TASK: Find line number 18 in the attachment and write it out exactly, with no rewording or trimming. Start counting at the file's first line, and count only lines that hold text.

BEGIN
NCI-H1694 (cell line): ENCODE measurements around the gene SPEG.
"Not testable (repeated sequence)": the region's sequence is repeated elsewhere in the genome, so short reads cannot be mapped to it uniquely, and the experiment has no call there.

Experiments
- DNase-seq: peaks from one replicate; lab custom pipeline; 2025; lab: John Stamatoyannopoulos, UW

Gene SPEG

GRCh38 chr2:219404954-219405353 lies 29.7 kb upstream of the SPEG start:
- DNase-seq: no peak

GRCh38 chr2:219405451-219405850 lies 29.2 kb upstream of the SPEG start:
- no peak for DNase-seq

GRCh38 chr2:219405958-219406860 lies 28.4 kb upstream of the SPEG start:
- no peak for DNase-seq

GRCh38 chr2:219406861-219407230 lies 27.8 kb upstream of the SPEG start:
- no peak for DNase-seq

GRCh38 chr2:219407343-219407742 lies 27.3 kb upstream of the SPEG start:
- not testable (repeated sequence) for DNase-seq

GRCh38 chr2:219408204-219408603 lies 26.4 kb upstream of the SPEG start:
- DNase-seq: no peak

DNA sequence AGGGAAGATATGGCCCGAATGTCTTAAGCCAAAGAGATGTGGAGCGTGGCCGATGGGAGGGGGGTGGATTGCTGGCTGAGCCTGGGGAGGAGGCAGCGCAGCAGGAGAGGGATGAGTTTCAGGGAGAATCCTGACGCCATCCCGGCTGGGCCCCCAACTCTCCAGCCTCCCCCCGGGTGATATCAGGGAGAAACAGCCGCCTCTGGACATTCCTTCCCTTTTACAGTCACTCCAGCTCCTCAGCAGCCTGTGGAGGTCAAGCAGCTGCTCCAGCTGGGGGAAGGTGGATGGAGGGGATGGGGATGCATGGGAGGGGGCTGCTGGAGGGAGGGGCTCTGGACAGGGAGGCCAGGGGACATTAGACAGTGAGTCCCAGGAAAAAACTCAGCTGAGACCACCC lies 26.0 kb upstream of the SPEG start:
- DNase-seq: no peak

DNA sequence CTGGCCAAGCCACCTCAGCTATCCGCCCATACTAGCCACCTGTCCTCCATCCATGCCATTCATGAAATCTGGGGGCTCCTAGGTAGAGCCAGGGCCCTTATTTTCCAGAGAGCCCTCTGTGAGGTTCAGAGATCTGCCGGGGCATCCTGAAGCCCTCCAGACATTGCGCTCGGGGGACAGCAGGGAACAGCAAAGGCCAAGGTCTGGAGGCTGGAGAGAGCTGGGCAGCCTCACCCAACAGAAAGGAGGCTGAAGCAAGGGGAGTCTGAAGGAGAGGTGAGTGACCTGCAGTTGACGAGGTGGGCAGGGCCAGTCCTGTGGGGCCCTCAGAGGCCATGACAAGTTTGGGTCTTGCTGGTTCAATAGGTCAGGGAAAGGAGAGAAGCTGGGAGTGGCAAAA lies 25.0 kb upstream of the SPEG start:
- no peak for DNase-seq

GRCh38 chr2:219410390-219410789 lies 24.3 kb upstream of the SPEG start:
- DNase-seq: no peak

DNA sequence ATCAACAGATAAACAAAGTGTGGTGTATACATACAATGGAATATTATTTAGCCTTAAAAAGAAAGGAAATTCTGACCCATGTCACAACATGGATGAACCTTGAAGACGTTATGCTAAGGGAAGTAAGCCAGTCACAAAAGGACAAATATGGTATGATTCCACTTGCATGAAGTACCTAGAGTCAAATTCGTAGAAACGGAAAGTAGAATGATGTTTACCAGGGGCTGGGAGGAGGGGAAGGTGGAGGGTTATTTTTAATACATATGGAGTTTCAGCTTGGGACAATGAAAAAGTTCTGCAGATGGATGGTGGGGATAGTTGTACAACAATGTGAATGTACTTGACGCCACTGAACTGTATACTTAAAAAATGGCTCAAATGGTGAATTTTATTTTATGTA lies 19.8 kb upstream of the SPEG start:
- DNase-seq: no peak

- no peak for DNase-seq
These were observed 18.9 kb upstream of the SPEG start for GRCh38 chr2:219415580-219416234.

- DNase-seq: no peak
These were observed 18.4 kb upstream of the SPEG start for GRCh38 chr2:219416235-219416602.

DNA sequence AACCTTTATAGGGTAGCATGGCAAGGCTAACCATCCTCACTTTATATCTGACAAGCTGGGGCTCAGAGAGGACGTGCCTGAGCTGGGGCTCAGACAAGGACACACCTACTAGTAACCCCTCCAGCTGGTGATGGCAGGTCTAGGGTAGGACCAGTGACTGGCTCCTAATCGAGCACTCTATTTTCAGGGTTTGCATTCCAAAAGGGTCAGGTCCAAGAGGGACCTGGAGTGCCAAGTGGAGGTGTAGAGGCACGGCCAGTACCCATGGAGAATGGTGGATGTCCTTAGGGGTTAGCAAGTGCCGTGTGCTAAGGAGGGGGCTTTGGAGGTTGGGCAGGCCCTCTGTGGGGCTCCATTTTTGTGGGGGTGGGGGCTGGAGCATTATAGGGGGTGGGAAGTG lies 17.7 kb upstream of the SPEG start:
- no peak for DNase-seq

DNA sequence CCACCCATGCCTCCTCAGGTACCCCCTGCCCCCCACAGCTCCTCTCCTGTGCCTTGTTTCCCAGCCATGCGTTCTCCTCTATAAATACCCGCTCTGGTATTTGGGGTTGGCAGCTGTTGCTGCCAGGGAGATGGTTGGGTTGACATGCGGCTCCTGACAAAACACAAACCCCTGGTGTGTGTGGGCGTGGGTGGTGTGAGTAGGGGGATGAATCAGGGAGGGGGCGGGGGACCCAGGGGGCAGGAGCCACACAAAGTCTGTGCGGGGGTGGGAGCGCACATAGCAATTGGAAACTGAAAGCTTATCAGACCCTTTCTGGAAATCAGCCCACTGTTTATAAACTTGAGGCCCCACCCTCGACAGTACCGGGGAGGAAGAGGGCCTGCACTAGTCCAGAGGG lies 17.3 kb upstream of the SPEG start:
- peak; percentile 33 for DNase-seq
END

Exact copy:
DNA sequence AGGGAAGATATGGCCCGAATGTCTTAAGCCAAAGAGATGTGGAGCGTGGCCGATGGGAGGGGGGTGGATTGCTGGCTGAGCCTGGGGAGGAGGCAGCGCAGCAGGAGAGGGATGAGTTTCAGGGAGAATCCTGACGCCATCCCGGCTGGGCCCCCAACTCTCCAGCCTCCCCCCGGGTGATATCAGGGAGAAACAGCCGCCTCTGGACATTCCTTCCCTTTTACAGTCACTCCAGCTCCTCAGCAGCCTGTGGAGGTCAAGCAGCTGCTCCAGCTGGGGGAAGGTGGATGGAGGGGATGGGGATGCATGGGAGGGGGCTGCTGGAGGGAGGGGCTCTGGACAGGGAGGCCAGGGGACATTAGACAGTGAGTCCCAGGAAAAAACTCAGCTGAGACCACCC lies 26.0 kb upstream of the SPEG start: